When is a ripoff not a ripoff?

yo sez:

Apparently some folks have taken issue with our describing Bif Bang Pow's dolls as "Mego knockoffs" in our Toy of the Year announcement. They say that's an incorrect description. I'm here today to tell them they're wrong.

Granted, they do have a point: EMCE toys owns the Mego tools, and BBP licensed the rights from them. The bodies are made from the original molds, which is as close to being a real Mego as you can get.

However, that doesn't change anything. Yes, as toy fans, we generally use "knockoff" to refer to something that's unlicensed, because that's how most knockoffs work. If you buy those cheap "Robomorphers" at Big Lots, you're not buying an official Transfomer. You're buying something made to cash in on the Transformers' recognizability, often with stolen or copied molds. And yes, those are knockoffs, but "knockoff" and "unlicensed" aren't synonymous.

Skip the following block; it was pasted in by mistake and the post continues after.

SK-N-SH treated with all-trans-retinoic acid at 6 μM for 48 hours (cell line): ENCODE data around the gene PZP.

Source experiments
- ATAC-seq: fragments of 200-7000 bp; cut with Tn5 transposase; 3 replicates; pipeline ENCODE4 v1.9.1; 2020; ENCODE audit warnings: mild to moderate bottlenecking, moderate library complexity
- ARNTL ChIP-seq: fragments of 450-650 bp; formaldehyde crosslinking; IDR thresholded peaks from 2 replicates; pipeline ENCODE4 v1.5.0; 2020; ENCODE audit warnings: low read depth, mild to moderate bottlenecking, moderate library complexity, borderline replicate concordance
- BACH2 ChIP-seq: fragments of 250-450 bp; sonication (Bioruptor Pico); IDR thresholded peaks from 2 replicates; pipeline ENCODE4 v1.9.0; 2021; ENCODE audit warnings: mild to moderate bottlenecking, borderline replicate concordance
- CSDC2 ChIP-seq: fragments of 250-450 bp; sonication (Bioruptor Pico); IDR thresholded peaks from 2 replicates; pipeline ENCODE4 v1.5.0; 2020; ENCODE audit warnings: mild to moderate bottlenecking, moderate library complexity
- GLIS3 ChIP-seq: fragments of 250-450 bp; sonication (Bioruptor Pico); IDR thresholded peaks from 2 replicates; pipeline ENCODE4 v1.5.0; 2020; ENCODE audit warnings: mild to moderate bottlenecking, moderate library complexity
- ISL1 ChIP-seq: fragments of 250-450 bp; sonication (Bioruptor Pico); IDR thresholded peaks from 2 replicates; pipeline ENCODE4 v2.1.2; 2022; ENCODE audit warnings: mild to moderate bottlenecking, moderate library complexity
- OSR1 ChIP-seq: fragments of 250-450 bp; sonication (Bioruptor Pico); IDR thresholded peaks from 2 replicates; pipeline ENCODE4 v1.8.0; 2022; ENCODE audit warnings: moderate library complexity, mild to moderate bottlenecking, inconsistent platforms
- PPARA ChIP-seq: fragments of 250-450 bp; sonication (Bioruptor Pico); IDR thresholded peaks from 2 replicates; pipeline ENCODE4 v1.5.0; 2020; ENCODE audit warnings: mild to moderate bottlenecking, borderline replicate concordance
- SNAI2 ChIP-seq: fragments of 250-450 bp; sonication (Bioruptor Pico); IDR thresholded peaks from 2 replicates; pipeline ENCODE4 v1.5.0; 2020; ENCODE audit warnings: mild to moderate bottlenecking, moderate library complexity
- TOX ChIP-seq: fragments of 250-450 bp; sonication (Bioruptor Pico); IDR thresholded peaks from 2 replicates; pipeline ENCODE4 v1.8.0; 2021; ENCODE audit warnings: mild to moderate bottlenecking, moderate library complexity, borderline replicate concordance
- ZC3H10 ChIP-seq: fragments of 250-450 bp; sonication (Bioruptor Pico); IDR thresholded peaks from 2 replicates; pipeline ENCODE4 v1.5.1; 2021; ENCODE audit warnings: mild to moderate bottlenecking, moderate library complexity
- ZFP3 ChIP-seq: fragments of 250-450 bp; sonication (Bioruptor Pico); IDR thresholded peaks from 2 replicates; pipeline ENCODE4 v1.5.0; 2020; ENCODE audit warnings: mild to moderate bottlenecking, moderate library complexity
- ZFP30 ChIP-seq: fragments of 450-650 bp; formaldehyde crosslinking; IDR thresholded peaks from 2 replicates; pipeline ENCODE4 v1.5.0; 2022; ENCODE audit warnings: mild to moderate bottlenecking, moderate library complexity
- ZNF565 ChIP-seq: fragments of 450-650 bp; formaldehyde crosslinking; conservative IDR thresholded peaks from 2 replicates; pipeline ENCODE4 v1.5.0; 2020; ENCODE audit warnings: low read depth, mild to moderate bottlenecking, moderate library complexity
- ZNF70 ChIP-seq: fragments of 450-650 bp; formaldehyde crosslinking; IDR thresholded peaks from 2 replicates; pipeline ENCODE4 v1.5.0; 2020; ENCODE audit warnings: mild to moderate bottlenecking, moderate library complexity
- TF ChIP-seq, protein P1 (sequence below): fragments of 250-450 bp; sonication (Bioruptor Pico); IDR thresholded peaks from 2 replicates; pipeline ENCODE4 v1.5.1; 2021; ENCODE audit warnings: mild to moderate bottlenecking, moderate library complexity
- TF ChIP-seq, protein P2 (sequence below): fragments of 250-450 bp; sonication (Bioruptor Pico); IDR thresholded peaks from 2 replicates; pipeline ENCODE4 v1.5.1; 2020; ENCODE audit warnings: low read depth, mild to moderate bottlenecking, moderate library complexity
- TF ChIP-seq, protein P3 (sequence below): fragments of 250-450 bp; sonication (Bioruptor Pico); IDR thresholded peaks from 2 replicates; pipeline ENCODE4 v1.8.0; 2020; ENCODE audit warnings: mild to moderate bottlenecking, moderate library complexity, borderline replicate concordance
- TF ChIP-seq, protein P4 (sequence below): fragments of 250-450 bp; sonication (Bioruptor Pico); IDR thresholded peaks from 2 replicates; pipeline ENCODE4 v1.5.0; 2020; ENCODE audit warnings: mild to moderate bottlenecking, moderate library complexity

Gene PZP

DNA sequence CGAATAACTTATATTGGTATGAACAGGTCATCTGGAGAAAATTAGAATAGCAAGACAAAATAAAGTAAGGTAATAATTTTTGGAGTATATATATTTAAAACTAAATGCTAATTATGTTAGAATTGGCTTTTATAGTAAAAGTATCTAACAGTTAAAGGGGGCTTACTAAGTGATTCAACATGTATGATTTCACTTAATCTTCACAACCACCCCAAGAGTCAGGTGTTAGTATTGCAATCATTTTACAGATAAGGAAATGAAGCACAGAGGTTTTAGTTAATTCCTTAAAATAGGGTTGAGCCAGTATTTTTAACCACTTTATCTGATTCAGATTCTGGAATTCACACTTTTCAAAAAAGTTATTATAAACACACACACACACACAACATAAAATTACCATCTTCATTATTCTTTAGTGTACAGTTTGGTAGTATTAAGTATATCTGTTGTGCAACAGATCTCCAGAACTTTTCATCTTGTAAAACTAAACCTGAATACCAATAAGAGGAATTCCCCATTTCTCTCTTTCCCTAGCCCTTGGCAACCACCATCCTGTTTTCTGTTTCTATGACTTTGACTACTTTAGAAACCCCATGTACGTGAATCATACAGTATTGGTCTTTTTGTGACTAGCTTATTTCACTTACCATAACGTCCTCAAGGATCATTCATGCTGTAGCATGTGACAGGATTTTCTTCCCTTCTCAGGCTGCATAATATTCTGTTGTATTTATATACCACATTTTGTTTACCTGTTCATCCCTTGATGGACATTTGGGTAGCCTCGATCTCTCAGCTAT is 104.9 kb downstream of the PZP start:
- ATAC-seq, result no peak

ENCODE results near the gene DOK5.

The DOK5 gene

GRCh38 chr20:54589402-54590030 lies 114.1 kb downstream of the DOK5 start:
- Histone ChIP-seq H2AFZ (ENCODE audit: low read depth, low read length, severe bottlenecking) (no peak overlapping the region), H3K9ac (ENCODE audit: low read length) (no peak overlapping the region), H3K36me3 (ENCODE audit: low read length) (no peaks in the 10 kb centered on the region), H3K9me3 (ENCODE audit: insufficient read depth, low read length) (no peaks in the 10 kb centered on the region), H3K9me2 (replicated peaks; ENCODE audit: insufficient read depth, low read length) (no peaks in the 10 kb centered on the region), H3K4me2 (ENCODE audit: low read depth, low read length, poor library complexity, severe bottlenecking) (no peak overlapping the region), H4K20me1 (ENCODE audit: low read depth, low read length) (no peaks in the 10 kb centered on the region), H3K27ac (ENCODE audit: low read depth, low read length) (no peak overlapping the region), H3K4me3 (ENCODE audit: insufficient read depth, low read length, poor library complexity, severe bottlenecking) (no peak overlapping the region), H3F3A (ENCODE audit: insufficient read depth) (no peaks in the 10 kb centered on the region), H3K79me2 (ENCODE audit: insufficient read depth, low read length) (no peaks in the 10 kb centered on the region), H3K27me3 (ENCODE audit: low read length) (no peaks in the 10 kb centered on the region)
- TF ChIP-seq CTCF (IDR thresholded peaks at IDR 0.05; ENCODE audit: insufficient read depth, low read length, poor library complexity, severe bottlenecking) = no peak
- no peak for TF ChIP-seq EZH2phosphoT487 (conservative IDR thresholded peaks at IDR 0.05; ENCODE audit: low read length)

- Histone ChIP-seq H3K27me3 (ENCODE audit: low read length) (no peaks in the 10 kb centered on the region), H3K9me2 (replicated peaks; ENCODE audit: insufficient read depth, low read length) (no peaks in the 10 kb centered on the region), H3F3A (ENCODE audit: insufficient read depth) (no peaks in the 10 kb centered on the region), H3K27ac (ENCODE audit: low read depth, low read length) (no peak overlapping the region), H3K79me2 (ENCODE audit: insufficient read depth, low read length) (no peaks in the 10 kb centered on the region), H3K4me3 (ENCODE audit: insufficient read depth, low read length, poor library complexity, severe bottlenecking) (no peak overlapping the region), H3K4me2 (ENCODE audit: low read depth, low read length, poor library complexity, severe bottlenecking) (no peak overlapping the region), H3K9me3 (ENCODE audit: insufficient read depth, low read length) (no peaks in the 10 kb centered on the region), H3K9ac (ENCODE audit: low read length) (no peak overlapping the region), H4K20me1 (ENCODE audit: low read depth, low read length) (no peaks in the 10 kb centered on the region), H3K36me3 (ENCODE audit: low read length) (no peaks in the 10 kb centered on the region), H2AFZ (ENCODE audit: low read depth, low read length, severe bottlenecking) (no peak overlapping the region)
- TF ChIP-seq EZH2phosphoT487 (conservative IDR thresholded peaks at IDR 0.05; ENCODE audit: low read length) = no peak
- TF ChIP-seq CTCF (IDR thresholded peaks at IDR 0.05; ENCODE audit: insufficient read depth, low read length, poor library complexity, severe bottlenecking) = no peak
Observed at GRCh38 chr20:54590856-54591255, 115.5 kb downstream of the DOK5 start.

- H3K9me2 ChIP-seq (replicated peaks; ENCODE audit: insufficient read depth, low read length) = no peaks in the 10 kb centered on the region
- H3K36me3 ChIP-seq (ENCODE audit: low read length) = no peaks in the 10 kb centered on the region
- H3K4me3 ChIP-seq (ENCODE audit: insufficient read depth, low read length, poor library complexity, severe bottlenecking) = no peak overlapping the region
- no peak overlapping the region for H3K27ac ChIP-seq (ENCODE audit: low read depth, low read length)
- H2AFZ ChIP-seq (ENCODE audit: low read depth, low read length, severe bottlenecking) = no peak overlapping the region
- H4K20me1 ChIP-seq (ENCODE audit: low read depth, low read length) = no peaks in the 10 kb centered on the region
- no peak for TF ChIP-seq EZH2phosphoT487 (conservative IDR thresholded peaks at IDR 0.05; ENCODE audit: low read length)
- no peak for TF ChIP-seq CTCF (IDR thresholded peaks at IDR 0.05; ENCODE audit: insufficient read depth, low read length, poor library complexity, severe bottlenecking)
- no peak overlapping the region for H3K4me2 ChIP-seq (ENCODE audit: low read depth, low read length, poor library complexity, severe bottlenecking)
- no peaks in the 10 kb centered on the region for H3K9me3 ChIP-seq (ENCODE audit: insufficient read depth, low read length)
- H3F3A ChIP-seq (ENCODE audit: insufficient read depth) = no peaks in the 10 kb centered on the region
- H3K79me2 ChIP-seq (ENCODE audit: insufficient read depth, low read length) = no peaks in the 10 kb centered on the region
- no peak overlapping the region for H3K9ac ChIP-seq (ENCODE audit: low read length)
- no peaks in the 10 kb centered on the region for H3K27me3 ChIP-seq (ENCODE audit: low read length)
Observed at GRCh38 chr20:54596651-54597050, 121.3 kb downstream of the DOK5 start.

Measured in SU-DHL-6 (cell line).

knock·off/ˈnäkˌôf/
Noun: A copy or imitation, esp. of an expensive or designer product.

Yes, as you get down into additional definitions, you get to "an unauthorized copy or imitation," but the purest definition of knockoff is "imitation." And no matter how you look at it, Bif Bang Pow's stuff is doing its damnedest to imitate Megos - they even went so far as to license the official molds, so their imitations would be closer to the real thing.

The bodies, the clothing, the packaging design... it's all calculated to imitate the Megos from yesteryear, and that's why we call them knockoffs. Even if the bodies are officially licensed...

--yo

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